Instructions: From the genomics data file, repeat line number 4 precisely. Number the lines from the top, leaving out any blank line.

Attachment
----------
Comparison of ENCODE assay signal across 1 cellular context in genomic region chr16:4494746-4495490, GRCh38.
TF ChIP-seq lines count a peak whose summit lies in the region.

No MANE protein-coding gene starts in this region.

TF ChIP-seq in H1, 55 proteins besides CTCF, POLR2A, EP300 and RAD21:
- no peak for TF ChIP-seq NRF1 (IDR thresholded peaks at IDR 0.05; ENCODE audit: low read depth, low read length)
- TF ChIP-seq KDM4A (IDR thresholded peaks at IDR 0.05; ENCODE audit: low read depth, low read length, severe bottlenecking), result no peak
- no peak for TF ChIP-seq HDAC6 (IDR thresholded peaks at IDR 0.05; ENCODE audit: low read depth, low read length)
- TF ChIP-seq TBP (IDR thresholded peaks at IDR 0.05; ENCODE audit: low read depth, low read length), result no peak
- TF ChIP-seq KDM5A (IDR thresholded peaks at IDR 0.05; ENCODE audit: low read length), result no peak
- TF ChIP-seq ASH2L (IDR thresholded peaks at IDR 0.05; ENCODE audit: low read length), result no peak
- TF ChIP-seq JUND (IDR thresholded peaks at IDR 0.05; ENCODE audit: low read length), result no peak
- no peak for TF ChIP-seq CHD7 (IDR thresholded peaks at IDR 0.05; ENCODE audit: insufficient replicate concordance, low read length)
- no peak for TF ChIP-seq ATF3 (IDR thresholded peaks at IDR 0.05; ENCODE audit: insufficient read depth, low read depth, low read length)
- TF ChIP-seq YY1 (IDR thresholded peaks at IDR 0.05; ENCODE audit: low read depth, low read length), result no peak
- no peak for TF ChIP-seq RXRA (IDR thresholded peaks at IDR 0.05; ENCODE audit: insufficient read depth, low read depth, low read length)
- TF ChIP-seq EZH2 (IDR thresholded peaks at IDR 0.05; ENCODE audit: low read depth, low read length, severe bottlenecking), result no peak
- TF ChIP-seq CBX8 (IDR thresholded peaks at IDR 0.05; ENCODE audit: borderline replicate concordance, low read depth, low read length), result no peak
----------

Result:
TF ChIP-seq in H1, 55 proteins besides CTCF, POLR2A, EP300 and RAD21: